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According to the Finnish media scholar Heikki Hellman, a European model for television broadcasting - as a model for public service television - has been an organisational arrangement derived from radio. National public broadcasters were established in most countries in the 1920s or 1930s, in Finland this took place in 1926. The model has been typical of Europe in particular and has been developed under the rationale of administering scarcity. When television broadcasts began in Western European countries during the late 1940s and the 1950s they were regarded as an extention of radio and hence became the responsibility of national radio broadcasting institutions. As a result public service provided a general paradigm for television broadcasting also applied by almost whole of Western Europe, Finland included (4).

In Western Europe public service broadcasters were national institutions operating in a national context. This means that eventhough they shared the same kind of idelogical bases of public service broadcasting, they also differed from each other in respect of factors like market size, socio-political structure, policy style, cultural and language characteristics, etc.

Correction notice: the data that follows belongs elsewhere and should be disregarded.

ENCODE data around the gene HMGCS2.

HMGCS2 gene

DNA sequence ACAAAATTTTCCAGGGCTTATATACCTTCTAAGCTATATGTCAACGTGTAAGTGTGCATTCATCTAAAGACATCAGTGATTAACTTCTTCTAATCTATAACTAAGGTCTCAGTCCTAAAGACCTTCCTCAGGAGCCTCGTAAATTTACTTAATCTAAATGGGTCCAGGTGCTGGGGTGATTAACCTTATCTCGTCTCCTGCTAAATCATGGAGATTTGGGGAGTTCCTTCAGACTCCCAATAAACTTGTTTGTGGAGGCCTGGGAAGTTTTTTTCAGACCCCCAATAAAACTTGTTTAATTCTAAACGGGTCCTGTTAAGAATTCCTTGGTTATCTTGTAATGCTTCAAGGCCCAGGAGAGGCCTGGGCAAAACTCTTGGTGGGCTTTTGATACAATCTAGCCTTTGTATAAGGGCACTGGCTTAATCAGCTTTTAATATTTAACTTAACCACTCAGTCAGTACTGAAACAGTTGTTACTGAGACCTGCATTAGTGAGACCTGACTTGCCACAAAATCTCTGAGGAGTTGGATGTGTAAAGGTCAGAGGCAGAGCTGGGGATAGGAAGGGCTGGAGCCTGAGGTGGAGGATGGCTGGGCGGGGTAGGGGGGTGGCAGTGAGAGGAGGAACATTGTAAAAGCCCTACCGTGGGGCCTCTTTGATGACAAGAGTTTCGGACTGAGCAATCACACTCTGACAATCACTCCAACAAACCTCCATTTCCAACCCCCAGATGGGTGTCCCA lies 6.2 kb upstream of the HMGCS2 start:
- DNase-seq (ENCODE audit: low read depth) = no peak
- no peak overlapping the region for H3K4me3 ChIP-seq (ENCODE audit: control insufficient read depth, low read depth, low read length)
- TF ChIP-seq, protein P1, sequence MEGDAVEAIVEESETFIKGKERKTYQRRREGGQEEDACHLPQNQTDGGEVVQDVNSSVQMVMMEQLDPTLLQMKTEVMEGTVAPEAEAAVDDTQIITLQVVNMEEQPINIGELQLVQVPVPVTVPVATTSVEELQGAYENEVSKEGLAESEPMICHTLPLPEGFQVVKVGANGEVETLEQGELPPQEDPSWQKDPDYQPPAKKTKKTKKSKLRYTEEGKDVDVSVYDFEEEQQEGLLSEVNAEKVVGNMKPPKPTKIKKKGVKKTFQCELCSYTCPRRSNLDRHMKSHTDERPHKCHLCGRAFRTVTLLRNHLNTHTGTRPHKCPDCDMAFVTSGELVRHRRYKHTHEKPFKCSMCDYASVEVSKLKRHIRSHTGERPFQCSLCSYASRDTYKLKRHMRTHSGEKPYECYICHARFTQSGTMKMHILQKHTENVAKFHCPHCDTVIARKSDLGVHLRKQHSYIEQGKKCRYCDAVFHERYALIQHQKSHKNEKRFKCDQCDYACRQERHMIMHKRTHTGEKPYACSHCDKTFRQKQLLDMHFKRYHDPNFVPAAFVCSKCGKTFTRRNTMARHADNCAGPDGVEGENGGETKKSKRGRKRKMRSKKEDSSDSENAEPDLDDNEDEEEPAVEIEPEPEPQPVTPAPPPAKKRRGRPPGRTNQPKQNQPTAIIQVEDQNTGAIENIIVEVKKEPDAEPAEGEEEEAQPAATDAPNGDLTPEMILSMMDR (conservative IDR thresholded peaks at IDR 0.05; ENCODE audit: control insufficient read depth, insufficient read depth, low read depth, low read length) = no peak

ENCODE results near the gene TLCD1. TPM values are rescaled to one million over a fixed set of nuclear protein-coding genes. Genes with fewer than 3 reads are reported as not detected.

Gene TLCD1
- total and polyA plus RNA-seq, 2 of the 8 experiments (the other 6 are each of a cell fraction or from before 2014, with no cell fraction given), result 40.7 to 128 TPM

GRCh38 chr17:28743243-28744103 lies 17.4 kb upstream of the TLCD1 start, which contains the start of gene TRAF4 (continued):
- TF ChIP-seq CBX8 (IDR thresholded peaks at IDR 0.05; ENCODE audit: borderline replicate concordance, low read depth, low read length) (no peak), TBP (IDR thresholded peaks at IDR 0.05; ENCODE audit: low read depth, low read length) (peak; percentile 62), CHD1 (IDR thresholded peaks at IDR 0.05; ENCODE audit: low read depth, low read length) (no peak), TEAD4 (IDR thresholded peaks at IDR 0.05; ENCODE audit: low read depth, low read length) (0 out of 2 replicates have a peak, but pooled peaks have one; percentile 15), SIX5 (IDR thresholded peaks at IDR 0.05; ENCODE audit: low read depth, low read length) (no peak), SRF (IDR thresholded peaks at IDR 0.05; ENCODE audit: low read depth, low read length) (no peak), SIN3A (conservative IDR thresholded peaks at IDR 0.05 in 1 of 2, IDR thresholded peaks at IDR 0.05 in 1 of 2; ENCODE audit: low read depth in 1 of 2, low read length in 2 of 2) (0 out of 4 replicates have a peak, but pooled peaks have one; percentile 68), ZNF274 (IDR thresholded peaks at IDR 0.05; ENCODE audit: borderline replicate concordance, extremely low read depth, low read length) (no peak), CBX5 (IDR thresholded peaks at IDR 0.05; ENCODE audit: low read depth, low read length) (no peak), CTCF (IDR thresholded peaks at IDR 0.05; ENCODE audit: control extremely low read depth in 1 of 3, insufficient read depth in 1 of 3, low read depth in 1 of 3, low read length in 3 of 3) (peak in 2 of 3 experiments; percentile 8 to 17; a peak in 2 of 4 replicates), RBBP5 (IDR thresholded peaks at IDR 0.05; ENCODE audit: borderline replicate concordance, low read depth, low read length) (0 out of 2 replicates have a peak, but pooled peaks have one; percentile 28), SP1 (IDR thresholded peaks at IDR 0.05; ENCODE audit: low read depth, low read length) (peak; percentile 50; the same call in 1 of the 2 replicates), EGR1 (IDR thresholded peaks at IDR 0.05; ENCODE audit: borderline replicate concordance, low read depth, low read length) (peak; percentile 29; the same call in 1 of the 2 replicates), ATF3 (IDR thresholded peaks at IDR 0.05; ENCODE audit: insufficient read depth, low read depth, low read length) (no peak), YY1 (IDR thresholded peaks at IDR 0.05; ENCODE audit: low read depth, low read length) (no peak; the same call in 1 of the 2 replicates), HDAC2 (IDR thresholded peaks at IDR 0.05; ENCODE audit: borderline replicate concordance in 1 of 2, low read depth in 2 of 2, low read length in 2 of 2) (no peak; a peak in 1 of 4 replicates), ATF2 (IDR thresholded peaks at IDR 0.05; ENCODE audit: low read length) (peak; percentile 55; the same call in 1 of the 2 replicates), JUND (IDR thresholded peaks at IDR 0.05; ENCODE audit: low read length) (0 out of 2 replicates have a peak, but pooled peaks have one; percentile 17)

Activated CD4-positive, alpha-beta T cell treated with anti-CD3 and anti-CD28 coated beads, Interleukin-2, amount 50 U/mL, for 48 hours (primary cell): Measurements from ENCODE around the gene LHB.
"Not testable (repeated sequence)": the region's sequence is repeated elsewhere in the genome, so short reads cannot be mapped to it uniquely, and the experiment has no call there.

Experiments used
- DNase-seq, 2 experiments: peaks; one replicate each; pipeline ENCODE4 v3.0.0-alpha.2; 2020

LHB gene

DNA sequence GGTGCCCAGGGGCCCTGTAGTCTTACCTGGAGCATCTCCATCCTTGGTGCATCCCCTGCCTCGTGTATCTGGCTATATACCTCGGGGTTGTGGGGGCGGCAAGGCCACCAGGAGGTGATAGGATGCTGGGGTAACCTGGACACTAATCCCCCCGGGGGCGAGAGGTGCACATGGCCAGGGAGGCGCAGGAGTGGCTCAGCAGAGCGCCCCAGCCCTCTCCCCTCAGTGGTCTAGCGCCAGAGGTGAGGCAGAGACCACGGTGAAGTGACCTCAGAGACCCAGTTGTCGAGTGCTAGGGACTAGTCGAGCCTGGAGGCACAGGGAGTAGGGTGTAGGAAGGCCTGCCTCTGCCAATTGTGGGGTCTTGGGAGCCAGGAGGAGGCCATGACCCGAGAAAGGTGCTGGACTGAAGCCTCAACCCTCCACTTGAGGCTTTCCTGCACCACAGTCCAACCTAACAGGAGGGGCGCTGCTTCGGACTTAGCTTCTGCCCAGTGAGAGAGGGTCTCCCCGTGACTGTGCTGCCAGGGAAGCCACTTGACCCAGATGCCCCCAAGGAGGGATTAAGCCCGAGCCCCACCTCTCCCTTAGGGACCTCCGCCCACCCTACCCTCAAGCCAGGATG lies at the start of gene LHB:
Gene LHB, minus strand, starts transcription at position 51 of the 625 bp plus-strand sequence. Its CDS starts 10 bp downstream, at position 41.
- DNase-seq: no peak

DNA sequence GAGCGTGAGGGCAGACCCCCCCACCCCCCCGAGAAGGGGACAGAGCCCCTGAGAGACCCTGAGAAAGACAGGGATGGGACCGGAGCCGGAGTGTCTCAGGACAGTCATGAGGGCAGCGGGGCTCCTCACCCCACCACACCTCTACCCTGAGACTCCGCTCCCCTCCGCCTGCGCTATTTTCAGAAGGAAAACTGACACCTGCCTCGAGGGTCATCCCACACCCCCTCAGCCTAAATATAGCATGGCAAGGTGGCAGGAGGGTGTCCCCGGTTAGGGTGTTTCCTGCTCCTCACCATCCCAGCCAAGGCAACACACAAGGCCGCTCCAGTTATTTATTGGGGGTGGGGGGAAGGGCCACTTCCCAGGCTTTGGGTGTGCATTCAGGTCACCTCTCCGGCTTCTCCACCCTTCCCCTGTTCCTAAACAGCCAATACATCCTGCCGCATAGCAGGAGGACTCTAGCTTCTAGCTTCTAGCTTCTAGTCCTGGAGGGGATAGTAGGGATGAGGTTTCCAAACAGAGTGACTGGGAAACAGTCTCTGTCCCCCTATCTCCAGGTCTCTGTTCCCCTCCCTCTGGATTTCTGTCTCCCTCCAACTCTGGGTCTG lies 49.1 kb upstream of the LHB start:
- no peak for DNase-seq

In Finland it has been the specifically Finnish conditions, which have dictated the development of Finland's broadcasting industry: small population, the large area of the country, the tradition of political coalitions, the fast growth of the economy, the separateness of the Finnish language, and the original policy style (5).

Characterizing public broadcasting

According to the Norwegian scholar Trine Syvertsen, the fundamental characteristics of any public broadcaster can be analysed along three dimensions. Public service broadcasters are: 1) regulated and controlled - often also owned - publicly 2) they are granted a set of priviledges and 3) they are constrained by several obligations towards the society (6).